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World Cup


The inquest begins

It was England's worst ever defeat in the finals of the World Cup.  Now an inquest begins that will rumble on for weeks and indeed months.   If England's overall performance had not been so inept and the German win so well deserved the focus might have been on the wrongly disallowed goal.  There will still be discussion of the need for goallline technology, but Sepp Blatter has said no and Fifa is his personal fiefdom.

Which wins would help the South African economy?

South Africa will get a bigger tourism boost from the knock out phase of the World Cup if the best-supported teams win.   That was a difficult choice in yesterday's two matches.   Uruguay ranks 132nd in the world in terms of population (3.5m), although the small population of Uruguay is probably offset by the dedication to football in a country that  won the inagural competition and were surprise victors over Brazil in 1950.    South Korea was a better bet in terms of population (48.6 million, 26th in the world), but the proportion of the po

2014 World Cup hits problems

Preparations for the 2014 World Cup in Brazil have run into difficulty.  Half of the stadiums that are being built or re-modelled are behind schedule.   That is nothing new as far as major sporting events are concerned - Fifa had to inject some extra money into the preparations in South Africa.  However, what is perhaps more worrying is that insufficient progress is being made in upgrading the country's infrastructure, particularly in relation to airlines and airport terminals.   Standards in these area

New dawn for soccer in US?

The USA team have come top of their group in the World Cup, ahead of England.  Does this represent a new dawn for soccer in the US?  Will Chang, the owner of MLS team DC United thinks so: 'I'm 54 and in my lifetime I think this game of football is going to be the biggest sport in the US.'  Well, maybe.

Sponsors get angry with French world cup team

There may be tensions and open dissent within the England camp at the World Cup, but the French team has imploded in a way that has triggered a wave of public criticism in France.  It is felt that the country's reputation has been besmirched and President Nicolas Sarkozy has demanded that representatives of the players and the football federation meet with sports minister Roselyne Bachelot to restore calm.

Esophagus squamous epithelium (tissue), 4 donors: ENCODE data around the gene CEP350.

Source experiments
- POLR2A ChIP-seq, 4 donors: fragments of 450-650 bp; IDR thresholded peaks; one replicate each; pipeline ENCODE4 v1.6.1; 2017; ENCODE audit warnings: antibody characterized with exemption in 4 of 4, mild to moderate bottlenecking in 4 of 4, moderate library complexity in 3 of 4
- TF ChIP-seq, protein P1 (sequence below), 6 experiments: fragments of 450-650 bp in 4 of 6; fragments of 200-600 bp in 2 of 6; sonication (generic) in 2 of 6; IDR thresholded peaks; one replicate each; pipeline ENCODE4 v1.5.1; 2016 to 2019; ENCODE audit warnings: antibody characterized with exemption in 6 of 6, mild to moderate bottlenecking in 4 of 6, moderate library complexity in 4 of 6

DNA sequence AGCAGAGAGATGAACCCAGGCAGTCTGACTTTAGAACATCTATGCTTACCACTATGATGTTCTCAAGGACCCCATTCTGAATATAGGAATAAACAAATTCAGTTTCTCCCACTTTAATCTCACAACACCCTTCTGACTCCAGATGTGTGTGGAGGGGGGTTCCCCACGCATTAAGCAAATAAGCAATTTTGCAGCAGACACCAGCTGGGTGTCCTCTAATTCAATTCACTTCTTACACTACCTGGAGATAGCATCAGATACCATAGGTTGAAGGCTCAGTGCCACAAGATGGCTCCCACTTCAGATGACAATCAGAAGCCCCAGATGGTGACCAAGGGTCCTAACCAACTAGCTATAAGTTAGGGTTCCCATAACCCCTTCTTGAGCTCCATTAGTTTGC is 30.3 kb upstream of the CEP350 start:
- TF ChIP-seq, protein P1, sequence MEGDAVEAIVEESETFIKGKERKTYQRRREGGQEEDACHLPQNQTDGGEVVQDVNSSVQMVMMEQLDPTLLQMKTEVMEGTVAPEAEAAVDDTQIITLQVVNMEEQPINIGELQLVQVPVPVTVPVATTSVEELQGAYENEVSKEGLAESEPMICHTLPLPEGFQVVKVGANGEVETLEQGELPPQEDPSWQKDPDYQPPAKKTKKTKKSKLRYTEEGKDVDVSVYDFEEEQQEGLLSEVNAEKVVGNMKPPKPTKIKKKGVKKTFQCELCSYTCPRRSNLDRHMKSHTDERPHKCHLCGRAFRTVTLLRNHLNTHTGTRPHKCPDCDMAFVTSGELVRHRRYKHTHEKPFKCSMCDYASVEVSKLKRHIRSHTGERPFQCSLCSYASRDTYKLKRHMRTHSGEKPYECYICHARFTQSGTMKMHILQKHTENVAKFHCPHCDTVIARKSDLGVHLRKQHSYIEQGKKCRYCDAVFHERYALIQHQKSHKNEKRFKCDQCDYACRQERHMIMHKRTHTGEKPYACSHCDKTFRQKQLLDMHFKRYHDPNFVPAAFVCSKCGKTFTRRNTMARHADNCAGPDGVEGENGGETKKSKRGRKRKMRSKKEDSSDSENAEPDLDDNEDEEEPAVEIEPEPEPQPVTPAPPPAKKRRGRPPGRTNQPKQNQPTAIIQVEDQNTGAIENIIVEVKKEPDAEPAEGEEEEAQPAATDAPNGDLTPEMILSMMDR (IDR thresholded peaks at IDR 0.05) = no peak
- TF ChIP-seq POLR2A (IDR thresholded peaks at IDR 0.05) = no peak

Cashing in on the vuvuzelas

Love them or hate, the angry bee drone of the vuvuzelas has become the distinctive sound of the 2010 World Cup.  But will they just be a one-month wonder or can South African firms cash in big time?  The biggest horn maker is Cape Town's Masincedane Sports.   Half the company's R7m (£680,000) revenues in the last decade have been earned in the past 12 months.   The company has already exported horns elsewhere in Africa.

South Africa and the World Cup: the downside

Will the World Cup actually do very much for South Africa's economy?  Even the temporary boost to the economy from additional visitors may be illusory.   There are reports that the number of visitors is well down on those expected, but let's take the original foirecast of 373,000 visitors staying an averae 8 days.

South Africa and the World Cup: the booster's view

There are undoubtedly economic - and political benefits - for South Africa in hosting the World Cup.  It is also possible to exaggerate the benefits and there are some downsides.   For example, an admittedly beautiful and superbly located new stadium has been constructed in Cape Town at well over budget.  What will its legacy use be?   The local football team attracts average attendances of around 3,000.   The local rugby team attracts around 40,000 spectators, but they already have their own ground and are reluctant to change to renting.

The price that clubs pay for the World Cup

It is difficult to think of a sector other than football where a business is required to loan out its key assets to someone else who may return them in a damaged condition which mean they can't be utilised.    A classic example is Michael Essien who has not played for Chelsea since being injured in training for the Africa Cup of Nations in January.